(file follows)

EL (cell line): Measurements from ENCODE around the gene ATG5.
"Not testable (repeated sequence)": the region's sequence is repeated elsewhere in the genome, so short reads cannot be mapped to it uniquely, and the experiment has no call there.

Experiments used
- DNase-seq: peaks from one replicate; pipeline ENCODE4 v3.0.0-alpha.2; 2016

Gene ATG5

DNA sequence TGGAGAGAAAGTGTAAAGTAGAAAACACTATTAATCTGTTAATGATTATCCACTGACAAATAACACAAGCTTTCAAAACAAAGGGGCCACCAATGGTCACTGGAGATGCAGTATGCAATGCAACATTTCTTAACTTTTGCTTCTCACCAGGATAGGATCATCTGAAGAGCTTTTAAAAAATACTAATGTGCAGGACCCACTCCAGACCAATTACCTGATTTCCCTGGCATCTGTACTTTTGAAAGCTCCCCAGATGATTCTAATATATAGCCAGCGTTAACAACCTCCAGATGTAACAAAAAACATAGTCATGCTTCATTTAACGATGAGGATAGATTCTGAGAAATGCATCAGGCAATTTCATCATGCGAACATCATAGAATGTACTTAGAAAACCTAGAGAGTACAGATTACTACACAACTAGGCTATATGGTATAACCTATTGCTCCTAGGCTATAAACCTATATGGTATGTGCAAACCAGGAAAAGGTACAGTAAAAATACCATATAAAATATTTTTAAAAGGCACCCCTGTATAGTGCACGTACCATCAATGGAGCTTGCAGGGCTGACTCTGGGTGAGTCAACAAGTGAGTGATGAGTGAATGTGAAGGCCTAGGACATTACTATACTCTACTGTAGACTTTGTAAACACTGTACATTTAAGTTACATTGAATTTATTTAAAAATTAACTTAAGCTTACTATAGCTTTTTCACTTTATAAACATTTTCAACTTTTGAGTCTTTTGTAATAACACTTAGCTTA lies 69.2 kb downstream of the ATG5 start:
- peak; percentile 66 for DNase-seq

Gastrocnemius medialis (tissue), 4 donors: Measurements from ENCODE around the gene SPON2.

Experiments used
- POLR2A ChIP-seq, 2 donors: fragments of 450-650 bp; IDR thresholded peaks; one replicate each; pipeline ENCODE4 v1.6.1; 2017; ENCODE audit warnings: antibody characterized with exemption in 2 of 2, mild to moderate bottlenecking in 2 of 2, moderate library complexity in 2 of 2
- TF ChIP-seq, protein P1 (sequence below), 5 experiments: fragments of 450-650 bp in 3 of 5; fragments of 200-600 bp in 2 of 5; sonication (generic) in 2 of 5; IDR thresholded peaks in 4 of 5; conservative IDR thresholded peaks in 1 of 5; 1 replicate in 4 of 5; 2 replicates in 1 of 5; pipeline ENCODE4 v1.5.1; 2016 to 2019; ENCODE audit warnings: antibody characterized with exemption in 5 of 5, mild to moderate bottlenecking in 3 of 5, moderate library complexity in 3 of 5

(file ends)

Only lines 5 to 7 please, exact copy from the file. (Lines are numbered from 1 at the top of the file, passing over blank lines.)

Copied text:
Gene ATG5

DNA sequence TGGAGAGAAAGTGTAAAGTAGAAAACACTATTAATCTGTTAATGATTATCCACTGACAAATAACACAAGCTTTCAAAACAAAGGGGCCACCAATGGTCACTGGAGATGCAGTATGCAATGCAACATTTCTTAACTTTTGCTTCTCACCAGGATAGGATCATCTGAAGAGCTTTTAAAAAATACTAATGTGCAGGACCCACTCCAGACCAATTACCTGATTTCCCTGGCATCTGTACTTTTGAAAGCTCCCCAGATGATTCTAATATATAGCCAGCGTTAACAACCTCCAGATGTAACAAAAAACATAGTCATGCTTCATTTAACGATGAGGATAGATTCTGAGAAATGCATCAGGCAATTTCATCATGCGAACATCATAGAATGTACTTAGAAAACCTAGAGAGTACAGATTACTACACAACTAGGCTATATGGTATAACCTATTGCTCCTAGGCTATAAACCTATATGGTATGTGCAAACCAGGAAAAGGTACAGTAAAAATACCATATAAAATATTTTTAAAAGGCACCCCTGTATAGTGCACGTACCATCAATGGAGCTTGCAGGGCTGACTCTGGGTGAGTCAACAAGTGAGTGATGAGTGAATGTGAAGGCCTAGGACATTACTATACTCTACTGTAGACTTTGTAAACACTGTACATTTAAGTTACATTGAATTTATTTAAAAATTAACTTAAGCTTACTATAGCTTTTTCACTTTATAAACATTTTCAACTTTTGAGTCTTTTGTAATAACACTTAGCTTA lies 69.2 kb downstream of the ATG5 start:
- peak; percentile 66 for DNase-seq